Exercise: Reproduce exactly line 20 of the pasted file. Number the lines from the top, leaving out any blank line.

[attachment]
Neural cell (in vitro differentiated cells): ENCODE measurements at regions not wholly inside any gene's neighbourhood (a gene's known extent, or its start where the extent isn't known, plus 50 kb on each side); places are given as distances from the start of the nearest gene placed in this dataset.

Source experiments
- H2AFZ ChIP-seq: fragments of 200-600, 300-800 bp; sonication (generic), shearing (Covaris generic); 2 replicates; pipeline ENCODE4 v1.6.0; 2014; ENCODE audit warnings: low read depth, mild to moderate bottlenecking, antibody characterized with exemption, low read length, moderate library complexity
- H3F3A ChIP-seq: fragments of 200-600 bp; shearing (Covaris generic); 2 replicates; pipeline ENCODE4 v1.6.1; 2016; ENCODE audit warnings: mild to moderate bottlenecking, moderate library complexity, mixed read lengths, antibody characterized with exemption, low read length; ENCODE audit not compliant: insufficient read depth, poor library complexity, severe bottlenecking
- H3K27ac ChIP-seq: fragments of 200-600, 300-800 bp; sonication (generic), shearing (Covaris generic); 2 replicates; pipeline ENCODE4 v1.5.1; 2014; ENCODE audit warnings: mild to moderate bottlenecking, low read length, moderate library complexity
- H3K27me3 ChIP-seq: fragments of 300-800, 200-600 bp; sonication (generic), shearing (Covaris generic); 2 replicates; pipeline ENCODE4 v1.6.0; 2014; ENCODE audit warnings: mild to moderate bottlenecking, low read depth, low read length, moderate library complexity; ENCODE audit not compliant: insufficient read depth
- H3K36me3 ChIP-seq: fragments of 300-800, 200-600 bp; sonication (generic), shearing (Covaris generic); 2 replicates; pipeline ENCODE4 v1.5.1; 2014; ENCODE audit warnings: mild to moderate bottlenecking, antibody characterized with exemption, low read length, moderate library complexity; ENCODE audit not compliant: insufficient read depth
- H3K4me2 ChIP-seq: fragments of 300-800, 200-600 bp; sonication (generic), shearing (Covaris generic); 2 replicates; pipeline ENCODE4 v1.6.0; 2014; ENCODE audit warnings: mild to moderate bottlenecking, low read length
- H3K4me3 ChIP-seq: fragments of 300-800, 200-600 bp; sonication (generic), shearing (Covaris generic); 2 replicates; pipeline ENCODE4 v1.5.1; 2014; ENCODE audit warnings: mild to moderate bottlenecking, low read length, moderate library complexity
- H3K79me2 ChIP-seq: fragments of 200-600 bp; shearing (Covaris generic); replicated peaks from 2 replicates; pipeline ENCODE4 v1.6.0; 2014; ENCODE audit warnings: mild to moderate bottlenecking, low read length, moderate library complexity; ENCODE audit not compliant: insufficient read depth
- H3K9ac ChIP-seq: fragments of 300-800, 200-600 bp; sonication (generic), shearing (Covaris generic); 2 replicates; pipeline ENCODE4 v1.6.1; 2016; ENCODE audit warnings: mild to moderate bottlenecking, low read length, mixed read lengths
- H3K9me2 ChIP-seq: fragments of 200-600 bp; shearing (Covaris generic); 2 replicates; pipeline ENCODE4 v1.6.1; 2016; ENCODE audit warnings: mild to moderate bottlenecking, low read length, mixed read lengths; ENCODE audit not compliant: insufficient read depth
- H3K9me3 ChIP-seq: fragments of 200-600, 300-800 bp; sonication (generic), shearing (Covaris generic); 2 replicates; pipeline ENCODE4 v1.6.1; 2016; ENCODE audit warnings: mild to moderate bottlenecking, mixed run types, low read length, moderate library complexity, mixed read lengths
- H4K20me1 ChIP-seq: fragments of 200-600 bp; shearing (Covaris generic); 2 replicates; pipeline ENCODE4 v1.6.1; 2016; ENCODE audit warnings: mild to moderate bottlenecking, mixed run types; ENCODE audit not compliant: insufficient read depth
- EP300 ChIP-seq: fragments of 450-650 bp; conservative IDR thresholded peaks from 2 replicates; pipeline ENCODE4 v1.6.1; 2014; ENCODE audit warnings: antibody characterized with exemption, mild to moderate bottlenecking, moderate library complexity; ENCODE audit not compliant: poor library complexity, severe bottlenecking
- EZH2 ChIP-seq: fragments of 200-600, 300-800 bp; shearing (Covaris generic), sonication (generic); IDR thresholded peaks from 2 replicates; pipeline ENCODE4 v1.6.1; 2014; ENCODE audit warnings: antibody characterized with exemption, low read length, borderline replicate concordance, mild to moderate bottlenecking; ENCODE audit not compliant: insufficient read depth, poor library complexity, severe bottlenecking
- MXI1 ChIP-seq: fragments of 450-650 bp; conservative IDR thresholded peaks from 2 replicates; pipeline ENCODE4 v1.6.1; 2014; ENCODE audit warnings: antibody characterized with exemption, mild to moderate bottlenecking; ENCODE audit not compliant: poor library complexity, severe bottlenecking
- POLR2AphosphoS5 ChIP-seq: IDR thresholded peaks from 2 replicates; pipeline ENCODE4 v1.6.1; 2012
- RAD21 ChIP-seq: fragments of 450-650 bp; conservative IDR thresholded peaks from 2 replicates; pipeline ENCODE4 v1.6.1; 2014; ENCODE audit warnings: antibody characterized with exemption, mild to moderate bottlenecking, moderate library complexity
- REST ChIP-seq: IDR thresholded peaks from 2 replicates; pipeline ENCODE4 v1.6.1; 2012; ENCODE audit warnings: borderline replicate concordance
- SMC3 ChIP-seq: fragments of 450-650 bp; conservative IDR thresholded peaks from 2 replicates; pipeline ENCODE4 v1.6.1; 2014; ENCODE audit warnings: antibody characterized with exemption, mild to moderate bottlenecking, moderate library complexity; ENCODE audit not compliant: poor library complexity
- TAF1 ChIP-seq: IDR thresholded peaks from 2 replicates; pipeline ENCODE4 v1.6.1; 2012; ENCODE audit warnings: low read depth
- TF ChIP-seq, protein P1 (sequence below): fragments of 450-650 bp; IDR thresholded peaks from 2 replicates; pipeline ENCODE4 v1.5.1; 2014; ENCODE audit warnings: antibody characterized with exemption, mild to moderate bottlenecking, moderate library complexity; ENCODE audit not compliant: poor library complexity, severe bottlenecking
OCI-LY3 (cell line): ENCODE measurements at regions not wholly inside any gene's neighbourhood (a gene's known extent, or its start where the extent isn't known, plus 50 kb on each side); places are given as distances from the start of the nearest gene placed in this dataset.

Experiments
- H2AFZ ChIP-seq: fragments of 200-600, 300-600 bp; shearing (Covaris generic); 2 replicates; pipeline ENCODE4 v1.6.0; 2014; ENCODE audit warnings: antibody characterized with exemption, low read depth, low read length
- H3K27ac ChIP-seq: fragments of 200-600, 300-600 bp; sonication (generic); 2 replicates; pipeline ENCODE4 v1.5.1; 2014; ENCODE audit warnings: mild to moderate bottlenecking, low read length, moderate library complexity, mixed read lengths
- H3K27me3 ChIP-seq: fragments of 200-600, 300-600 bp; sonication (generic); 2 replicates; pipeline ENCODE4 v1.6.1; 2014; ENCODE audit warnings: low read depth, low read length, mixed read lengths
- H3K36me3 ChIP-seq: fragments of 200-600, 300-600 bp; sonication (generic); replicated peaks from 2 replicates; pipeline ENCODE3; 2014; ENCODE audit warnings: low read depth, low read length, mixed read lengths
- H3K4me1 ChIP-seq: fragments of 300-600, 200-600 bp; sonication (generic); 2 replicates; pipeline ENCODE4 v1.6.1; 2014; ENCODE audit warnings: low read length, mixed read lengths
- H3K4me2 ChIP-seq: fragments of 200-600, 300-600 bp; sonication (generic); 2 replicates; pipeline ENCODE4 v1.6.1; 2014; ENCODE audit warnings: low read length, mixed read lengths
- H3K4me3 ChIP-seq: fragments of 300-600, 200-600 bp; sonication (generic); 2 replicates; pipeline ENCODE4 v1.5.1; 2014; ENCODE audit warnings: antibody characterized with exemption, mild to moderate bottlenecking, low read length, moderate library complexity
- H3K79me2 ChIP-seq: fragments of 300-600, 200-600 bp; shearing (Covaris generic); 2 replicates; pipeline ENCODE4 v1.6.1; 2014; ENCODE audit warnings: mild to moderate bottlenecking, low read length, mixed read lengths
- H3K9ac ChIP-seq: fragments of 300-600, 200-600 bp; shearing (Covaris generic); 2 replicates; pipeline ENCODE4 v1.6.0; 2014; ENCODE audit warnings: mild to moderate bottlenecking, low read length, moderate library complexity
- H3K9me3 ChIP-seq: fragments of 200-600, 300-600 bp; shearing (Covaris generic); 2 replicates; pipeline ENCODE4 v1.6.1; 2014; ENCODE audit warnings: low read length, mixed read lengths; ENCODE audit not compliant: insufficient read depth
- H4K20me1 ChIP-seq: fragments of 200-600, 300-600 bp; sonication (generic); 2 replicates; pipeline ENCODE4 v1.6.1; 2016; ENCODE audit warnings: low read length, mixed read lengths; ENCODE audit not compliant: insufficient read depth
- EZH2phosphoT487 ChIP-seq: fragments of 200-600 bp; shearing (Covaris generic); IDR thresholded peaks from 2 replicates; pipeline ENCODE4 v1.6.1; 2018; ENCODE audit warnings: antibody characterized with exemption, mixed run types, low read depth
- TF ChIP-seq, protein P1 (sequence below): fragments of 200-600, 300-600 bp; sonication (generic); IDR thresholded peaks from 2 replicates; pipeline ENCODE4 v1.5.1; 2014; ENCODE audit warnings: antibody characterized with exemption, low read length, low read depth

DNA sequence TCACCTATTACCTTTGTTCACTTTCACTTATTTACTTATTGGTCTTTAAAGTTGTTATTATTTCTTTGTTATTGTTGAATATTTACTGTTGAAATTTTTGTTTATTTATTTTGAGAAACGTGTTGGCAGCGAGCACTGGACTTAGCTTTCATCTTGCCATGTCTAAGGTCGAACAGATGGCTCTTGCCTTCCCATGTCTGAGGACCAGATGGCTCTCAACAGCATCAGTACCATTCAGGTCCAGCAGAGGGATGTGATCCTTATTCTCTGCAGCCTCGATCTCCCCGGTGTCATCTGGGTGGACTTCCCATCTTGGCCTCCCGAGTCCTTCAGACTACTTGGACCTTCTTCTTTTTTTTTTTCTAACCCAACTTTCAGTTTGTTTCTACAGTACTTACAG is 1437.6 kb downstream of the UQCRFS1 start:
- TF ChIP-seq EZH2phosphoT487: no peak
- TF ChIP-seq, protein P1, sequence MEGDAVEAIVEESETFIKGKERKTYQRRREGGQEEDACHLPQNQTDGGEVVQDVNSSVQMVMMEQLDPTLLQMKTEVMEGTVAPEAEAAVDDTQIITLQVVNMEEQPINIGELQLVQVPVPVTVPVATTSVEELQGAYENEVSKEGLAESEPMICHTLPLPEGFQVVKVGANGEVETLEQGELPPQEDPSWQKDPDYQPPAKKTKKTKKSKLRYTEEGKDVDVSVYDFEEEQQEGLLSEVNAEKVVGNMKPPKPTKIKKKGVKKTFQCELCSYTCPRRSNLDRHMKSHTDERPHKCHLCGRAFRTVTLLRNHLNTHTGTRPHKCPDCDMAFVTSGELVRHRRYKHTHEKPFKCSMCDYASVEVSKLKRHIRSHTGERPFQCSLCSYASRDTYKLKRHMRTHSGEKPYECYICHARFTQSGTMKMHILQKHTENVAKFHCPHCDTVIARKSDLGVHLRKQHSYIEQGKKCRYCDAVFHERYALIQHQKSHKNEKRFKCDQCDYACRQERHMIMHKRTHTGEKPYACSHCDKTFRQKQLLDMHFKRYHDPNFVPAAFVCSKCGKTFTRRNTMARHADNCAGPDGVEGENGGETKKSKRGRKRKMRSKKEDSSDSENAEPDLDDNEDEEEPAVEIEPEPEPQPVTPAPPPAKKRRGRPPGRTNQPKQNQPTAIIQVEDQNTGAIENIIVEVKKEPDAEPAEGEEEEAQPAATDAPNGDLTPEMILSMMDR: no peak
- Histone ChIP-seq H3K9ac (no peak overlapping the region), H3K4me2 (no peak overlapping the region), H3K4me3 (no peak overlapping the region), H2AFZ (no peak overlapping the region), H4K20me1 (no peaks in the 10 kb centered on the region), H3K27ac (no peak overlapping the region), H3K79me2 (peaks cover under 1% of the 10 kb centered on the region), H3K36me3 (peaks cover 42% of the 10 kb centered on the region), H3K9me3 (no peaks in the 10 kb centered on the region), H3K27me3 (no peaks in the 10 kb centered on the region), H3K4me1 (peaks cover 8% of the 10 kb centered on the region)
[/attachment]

- REST ChIP-seq: IDR thresholded peaks from 2 replicates; pipeline ENCODE4 v1.6.1; 2012; ENCODE audit warnings: borderline replicate concordance